Dan Treace photo
you open up a rear axle and find babbitt thrust washers or their
remains, the MTFCA axle book by Glen Chaffin tells you almost all
you need to know. It provides guidance on what to do and how to do it
and is readily available from the MTFCA at http://modeltstore.myshopify.com/products/service-manuals
and from all the Model T parts vendors. The MTFCA also has how-to
videos, but the grease smudges on my book show that I found it a
handier reference to use while I was working on the project. It's
faster than going through a video to find the part about what you're
doing at the moment.
My one quibble with the book is that it's impartial about whether to use the original pinion bearing setup or a modern replacement. Most "improvements" for the Model T aren't. But after attempting to go original on my first rear axle rebuild, I'll always use the Fun Projects replacement from now on. I wasted my money and time trying to install a new pinion bearing inner sleeve, and found the job too much for me. I ended up with the thing partly on and stuck, and finally cut it off with a grinder and ordered the Fun Projects kit at http://www.funprojects.com/. Experienced T guys whose opinions I respect recommend it.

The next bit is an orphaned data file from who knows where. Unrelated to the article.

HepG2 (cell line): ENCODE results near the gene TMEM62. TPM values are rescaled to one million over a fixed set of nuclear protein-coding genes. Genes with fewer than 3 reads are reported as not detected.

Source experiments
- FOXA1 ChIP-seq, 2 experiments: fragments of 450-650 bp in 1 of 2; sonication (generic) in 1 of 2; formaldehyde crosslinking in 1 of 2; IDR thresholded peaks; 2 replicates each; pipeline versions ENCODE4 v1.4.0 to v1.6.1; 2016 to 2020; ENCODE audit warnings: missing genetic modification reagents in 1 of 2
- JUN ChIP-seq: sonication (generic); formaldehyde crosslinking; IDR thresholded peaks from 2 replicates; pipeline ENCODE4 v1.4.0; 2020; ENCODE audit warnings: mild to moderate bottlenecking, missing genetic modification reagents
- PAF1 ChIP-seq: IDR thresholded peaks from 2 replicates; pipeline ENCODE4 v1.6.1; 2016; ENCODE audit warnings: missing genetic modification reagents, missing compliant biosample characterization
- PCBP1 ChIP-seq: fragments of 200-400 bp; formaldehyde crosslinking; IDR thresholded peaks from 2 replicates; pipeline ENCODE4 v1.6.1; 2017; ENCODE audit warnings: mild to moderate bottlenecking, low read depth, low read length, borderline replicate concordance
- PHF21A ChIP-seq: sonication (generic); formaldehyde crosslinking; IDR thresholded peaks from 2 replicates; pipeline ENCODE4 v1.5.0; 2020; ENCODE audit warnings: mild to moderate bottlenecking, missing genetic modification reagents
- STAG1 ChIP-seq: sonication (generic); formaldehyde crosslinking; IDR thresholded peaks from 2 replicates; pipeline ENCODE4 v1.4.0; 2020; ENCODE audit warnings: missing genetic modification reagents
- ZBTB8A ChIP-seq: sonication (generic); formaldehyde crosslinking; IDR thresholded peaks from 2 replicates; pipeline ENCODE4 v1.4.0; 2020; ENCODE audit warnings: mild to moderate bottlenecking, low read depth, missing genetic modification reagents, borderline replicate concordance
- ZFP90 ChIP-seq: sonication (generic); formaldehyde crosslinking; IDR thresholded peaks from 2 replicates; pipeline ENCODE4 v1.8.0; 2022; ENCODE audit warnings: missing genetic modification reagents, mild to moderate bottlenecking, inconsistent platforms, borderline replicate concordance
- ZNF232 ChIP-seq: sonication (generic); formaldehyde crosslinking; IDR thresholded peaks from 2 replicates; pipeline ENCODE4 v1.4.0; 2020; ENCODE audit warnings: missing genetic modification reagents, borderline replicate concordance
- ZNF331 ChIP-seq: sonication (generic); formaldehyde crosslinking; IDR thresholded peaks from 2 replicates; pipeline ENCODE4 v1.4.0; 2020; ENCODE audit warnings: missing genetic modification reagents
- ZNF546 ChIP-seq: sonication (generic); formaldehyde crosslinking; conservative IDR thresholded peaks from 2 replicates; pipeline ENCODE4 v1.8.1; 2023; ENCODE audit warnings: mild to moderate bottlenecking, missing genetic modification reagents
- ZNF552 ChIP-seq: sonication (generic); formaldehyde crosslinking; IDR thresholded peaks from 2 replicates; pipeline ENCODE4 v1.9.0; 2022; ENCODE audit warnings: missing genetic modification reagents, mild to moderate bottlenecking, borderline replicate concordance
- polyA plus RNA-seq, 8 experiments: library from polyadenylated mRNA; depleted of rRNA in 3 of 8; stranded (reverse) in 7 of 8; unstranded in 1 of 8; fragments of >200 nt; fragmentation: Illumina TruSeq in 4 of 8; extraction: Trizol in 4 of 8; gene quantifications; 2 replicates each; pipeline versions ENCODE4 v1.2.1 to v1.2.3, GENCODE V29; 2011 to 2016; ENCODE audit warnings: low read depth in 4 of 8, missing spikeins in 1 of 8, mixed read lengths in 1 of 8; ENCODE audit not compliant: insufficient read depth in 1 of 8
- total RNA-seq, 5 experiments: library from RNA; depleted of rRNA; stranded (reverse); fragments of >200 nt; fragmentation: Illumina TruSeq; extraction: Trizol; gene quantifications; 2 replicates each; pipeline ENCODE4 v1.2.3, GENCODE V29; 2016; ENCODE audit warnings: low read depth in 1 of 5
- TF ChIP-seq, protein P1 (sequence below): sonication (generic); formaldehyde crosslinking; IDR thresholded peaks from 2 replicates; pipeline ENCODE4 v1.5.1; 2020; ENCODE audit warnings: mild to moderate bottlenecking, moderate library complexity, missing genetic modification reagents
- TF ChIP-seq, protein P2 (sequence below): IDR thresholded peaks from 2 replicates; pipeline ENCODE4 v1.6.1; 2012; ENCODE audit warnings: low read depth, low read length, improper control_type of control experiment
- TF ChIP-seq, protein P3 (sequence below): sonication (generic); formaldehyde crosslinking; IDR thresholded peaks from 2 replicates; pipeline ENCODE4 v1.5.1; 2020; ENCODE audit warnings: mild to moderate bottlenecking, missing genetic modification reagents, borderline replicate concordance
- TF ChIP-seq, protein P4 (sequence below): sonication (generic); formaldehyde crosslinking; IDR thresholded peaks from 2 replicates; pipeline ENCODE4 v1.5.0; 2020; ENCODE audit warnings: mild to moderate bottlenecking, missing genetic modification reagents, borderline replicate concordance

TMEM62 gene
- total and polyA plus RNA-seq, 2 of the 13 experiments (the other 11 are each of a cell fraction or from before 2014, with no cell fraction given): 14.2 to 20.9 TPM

In addition to the MTFCA books on various areas of Model T repair, one of the first Model T parts every new owner should buy is the Ford shop manual available in reproduction from all the parts vendors. This and the MTFCA books will tell you almost all you need to know. The Model T is relatively simple, but it's different from other cars. If you just dive in without some guidance you may be surprised at what you find, and consulting the books first can save you a lot of grief, hassle, and expense.